Tuesday, December 8, 2009

Rio Grande Wild Turkey

I've come across a wild turkey distribution map that alters how I've been looking at turkey subspecies. The map is put out by the NWTF and gives detailed locations for the turkey subspecies.

Based on language descriptions of locations, I'd thought the turkeys I'd seen in Utah were Merriam's turkeys. However, according to the range map, they were actually Rio Grande wild turkeys. The Rio Grande subspecies distribution is in red. In 2009, outside Nephi, Utah, near Mt. Nebo, we saw many of them, perhaps 30 or 40, walking in a field not far off a local road. The Rio Grande turkey often has a green/coppery sheen and the tips of the tail and lower back are buff to very light tan. There is variability in the color, but the color is consistently lighter than the eastern or Florida turkeys and darker than the same feathers in the Merriam's or Gould's subspecies. It gets its name from the Rio Grande River.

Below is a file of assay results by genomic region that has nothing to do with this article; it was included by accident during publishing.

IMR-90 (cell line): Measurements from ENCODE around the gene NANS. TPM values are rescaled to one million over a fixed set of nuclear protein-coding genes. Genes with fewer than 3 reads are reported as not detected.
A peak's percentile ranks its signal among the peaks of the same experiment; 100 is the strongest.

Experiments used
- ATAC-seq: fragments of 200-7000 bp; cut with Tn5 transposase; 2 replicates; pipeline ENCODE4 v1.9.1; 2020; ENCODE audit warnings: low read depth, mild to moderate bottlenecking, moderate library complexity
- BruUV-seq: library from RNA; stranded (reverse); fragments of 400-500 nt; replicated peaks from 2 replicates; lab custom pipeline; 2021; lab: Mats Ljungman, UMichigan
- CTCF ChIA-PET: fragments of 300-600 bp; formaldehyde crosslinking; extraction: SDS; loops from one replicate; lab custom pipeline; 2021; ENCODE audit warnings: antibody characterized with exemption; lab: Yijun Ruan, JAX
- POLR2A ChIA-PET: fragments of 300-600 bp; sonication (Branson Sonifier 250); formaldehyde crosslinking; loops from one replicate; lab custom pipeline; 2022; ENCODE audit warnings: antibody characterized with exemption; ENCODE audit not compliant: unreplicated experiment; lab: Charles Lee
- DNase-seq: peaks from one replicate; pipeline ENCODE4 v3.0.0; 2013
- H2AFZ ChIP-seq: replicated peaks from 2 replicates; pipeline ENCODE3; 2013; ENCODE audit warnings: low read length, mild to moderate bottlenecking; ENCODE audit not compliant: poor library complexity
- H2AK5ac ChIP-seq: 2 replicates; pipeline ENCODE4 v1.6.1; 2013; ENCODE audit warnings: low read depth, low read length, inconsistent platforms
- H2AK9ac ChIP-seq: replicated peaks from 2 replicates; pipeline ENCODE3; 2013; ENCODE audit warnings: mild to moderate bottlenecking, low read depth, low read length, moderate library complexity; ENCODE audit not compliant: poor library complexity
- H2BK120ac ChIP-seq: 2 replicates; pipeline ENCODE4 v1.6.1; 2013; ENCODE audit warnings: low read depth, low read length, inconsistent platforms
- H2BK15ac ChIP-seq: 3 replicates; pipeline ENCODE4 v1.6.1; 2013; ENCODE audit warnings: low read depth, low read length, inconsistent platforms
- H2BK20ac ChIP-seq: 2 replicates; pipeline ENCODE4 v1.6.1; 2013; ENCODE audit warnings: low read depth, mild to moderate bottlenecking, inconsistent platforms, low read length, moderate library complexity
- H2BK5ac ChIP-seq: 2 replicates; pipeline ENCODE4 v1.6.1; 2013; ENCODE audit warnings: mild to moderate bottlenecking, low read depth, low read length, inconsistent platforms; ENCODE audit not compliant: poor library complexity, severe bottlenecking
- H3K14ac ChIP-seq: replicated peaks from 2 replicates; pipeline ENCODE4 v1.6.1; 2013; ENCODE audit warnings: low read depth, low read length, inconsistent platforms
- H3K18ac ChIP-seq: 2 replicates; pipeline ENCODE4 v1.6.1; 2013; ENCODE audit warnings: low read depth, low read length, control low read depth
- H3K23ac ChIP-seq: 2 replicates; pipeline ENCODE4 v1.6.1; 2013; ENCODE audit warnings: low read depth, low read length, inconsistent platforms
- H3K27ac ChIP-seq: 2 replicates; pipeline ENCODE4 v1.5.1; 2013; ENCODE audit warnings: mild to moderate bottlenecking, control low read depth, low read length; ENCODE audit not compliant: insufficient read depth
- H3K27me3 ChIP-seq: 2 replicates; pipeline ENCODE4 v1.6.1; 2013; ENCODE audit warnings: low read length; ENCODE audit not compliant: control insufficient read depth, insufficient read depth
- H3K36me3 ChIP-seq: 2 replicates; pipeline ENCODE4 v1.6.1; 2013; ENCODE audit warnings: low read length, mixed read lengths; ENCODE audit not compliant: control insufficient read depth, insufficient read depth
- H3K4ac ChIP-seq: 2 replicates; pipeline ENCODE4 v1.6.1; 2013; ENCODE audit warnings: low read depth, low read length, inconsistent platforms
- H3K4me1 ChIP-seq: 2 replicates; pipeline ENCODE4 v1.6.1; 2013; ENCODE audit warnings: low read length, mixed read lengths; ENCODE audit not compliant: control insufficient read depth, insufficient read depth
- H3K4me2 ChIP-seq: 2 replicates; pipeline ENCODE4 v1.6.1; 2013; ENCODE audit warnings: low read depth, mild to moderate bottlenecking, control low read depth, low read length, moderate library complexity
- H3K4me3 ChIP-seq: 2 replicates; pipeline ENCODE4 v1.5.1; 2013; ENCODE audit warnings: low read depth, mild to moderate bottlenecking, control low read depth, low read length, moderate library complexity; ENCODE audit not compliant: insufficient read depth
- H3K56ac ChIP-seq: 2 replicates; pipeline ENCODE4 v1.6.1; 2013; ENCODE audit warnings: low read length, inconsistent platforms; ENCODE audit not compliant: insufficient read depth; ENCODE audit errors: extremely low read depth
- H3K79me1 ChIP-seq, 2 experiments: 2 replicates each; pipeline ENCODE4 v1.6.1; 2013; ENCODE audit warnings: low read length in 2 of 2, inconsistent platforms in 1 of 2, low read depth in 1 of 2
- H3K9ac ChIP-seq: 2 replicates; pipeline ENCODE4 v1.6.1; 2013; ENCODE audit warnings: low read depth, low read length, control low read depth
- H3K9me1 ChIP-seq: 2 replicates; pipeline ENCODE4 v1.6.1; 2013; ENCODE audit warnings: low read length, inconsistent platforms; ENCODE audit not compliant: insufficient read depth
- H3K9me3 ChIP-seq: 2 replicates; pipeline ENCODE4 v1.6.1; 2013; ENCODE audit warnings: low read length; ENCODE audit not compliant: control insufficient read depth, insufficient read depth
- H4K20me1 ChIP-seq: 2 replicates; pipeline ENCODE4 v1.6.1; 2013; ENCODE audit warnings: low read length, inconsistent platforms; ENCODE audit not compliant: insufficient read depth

Rio Grande turkeys near Mt. Nebo in central Utah. 
In December 2014 we visited Fossil Rim Wildlife Center in Glen Rose, Texas and while driving through found a rafter of Rio Grande wild turkeys. 
A head only a mother (or hungry person) would love.
Pretty in an ugly sort of way.
This female does not have the same waddle.
Ruffled feathers.
Group walk.
One last picture.

1 comment:

  1. Okay, so its role at the national bird is a bit more convincing when you see one in its natural habitat as opposed to on a turkey farm.